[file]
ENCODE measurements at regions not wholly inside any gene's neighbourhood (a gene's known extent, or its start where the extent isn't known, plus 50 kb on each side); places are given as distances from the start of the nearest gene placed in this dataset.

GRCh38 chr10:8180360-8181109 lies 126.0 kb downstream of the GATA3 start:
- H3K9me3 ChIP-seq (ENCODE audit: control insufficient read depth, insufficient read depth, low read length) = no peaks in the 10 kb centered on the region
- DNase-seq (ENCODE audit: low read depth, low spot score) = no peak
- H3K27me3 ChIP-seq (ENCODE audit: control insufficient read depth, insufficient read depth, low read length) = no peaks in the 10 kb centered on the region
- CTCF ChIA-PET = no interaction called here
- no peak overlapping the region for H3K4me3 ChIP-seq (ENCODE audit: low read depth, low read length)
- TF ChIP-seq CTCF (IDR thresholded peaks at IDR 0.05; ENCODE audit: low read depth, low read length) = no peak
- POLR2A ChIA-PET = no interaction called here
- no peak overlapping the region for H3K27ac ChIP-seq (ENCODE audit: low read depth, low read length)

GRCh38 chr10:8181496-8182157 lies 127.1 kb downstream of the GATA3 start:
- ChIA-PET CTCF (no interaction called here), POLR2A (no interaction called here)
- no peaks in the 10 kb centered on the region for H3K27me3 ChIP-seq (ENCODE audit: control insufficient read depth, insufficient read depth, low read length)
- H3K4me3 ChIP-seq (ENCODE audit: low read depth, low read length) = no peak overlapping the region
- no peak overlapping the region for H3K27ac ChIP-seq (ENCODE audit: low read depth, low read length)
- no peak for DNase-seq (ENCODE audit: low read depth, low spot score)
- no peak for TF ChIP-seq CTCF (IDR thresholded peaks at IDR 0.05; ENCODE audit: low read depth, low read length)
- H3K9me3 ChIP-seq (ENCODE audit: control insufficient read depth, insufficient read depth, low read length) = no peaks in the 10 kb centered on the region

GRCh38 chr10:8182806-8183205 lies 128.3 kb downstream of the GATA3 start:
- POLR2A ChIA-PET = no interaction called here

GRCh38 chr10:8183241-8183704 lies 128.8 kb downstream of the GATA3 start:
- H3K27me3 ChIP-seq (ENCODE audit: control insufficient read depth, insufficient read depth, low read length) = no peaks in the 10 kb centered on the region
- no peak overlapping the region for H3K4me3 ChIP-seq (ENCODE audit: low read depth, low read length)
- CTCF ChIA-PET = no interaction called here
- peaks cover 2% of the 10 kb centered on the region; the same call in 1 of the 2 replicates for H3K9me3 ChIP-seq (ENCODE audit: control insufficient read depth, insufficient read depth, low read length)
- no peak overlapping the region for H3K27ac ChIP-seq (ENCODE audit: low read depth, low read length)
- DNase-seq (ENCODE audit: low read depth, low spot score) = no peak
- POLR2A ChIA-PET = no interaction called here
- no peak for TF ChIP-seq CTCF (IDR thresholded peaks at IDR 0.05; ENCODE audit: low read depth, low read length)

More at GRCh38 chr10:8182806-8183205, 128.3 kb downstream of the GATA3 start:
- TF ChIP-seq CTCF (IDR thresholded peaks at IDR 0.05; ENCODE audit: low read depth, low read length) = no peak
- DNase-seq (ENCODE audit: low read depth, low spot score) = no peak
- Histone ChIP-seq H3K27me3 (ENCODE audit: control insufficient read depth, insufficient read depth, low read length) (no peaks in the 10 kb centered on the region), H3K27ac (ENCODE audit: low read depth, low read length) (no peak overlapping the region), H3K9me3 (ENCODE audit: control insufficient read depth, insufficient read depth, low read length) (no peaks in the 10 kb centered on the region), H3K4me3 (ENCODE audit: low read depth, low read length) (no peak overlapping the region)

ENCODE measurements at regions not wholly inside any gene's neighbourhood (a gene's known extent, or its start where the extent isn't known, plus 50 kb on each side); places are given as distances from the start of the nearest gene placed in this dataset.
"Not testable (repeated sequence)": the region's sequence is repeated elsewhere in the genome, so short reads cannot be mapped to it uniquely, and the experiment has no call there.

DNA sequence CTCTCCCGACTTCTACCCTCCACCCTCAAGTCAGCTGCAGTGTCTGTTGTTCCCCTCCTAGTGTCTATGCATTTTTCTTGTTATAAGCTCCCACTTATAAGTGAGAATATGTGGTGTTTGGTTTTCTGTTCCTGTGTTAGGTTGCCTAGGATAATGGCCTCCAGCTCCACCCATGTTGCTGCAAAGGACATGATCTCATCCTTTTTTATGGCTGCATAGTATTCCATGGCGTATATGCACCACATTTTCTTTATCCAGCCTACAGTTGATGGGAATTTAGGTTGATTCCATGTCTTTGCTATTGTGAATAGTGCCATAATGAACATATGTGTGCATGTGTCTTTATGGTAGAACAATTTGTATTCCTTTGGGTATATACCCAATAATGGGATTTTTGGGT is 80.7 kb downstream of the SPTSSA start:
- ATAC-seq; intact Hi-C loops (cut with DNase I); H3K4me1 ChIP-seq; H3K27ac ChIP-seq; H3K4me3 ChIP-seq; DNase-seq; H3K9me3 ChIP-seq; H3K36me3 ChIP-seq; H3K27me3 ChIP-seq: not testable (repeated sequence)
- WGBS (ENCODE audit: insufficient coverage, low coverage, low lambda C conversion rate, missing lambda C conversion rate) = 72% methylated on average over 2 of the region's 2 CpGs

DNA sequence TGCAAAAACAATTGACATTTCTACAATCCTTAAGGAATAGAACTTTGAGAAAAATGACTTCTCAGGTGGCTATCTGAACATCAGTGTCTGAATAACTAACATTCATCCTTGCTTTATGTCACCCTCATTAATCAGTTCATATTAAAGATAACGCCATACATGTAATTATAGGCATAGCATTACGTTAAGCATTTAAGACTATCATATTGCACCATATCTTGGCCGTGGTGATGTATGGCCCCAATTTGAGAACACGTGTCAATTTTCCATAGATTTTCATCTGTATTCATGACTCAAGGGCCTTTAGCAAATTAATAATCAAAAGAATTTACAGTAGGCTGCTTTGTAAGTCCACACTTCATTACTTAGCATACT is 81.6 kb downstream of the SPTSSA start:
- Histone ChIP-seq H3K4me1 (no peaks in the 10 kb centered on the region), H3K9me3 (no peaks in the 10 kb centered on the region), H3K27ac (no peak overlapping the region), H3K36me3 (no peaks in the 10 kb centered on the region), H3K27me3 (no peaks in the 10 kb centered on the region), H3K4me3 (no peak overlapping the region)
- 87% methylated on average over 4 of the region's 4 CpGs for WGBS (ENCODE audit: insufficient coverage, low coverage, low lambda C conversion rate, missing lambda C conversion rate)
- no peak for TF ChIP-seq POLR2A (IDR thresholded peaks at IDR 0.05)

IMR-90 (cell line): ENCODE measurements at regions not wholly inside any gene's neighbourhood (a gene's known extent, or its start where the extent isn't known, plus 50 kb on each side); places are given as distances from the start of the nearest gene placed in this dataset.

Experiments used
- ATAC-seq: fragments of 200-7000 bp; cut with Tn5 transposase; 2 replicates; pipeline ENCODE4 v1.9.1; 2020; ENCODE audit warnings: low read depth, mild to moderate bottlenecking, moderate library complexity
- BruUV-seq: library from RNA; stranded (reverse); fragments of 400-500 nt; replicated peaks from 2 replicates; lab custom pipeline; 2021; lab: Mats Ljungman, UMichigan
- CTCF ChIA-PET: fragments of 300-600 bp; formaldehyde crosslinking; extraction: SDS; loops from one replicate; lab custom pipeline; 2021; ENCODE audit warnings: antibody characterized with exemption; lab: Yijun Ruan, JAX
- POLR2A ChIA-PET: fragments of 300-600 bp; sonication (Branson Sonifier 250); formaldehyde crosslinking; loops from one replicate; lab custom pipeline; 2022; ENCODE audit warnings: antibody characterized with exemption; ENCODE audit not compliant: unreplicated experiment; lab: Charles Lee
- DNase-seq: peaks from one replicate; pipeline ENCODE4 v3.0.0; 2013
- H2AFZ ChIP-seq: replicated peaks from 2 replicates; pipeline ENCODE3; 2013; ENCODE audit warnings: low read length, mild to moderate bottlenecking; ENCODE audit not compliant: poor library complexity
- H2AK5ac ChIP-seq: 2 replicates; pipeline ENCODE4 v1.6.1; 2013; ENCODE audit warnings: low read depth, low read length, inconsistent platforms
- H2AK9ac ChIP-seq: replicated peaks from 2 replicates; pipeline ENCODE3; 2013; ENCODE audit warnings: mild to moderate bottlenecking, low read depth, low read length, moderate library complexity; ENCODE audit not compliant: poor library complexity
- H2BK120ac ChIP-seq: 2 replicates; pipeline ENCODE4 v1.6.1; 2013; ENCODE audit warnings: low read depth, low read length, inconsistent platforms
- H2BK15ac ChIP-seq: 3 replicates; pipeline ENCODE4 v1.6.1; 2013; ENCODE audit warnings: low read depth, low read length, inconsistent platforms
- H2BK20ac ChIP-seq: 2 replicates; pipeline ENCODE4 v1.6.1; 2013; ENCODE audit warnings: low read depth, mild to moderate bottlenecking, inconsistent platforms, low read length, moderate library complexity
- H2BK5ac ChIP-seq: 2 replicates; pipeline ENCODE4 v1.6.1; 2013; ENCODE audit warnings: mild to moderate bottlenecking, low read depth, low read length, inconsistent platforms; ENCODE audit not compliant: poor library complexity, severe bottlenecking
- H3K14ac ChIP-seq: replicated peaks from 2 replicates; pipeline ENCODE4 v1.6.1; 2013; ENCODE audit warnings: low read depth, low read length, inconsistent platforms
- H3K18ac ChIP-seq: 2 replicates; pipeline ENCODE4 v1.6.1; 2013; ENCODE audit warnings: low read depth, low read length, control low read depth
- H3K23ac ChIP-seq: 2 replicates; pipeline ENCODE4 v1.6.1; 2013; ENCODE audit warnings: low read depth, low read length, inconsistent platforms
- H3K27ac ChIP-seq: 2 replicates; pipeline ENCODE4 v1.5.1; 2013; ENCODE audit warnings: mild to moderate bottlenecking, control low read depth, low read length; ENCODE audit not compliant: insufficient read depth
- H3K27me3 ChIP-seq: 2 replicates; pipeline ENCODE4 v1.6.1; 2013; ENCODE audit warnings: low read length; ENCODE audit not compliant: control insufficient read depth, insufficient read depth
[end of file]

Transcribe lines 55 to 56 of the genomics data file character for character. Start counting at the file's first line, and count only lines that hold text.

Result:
- H2BK20ac ChIP-seq: 2 replicates; pipeline ENCODE4 v1.6.1; 2013; ENCODE audit warnings: low read depth, mild to moderate bottlenecking, inconsistent platforms, low read length, moderate library complexity
- H2BK5ac ChIP-seq: 2 replicates; pipeline ENCODE4 v1.6.1; 2013; ENCODE audit warnings: mild to moderate bottlenecking, low read depth, low read length, inconsistent platforms; ENCODE audit not compliant: poor library complexity, severe bottlenecking